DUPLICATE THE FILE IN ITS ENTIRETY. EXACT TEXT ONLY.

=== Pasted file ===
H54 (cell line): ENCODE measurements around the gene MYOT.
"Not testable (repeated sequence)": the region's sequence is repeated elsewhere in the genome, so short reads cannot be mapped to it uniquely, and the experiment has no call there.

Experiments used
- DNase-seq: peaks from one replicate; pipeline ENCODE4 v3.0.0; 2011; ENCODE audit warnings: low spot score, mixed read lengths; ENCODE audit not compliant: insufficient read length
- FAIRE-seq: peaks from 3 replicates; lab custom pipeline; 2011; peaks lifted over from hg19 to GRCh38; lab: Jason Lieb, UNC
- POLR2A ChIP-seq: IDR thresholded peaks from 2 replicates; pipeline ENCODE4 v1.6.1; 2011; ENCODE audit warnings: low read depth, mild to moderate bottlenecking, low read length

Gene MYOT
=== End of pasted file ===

H54 (cell line): ENCODE measurements around the gene MYOT.
"Not testable (repeated sequence)": the region's sequence is repeated elsewhere in the genome, so short reads cannot be mapped to it uniquely, and the experiment has no call there.

Experiments used
- DNase-seq: peaks from one replicate; pipeline ENCODE4 v3.0.0; 2011; ENCODE audit warnings: low spot score, mixed read lengths; ENCODE audit not compliant: insufficient read length
- FAIRE-seq: peaks from 3 replicates; lab custom pipeline; 2011; peaks lifted over from hg19 to GRCh38; lab: Jason Lieb, UNC
- POLR2A ChIP-seq: IDR thresholded peaks from 2 replicates; pipeline ENCODE4 v1.6.1; 2011; ENCODE audit warnings: low read depth, mild to moderate bottlenecking, low read length

Gene MYOT